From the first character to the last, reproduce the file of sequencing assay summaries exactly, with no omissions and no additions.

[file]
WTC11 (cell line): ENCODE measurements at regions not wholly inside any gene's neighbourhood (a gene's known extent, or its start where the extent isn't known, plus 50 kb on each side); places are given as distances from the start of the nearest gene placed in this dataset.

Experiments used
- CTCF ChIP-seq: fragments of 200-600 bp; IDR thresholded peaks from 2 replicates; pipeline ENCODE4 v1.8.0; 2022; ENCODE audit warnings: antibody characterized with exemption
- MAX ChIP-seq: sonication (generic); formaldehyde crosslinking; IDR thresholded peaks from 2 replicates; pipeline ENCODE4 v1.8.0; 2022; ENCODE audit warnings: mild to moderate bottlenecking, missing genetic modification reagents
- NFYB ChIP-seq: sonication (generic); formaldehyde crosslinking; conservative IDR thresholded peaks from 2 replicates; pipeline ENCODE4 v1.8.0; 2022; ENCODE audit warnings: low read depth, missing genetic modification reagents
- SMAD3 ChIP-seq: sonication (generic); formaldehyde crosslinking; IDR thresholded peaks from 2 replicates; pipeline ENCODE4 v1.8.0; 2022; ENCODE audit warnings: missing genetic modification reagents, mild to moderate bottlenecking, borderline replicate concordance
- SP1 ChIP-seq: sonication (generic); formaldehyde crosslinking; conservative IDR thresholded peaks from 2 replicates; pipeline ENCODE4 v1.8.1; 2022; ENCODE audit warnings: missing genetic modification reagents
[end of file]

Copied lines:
WTC11 (cell line): ENCODE measurements at regions not wholly inside any gene's neighbourhood (a gene's known extent, or its start where the extent isn't known, plus 50 kb on each side); places are given as distances from the start of the nearest gene placed in this dataset.

Experiments used
- CTCF ChIP-seq: fragments of 200-600 bp; IDR thresholded peaks from 2 replicates; pipeline ENCODE4 v1.8.0; 2022; ENCODE audit warnings: antibody characterized with exemption
- MAX ChIP-seq: sonication (generic); formaldehyde crosslinking; IDR thresholded peaks from 2 replicates; pipeline ENCODE4 v1.8.0; 2022; ENCODE audit warnings: mild to moderate bottlenecking, missing genetic modification reagents
- NFYB ChIP-seq: sonication (generic); formaldehyde crosslinking; conservative IDR thresholded peaks from 2 replicates; pipeline ENCODE4 v1.8.0; 2022; ENCODE audit warnings: low read depth, missing genetic modification reagents
- SMAD3 ChIP-seq: sonication (generic); formaldehyde crosslinking; IDR thresholded peaks from 2 replicates; pipeline ENCODE4 v1.8.0; 2022; ENCODE audit warnings: missing genetic modification reagents, mild to moderate bottlenecking, borderline replicate concordance
- SP1 ChIP-seq: sonication (generic); formaldehyde crosslinking; conservative IDR thresholded peaks from 2 replicates; pipeline ENCODE4 v1.8.1; 2022; ENCODE audit warnings: missing genetic modification reagents